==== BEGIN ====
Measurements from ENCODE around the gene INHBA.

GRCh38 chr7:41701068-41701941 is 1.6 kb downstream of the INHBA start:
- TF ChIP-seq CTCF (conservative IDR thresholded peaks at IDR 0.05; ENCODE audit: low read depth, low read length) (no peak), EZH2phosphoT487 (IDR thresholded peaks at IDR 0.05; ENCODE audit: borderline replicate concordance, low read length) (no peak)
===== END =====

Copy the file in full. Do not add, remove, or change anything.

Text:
Measurements from ENCODE around the gene INHBA.

GRCh38 chr7:41701068-41701941 is 1.6 kb downstream of the INHBA start:
- TF ChIP-seq CTCF (conservative IDR thresholded peaks at IDR 0.05; ENCODE audit: low read depth, low read length) (no peak), EZH2phosphoT487 (IDR thresholded peaks at IDR 0.05; ENCODE audit: borderline replicate concordance, low read length) (no peak)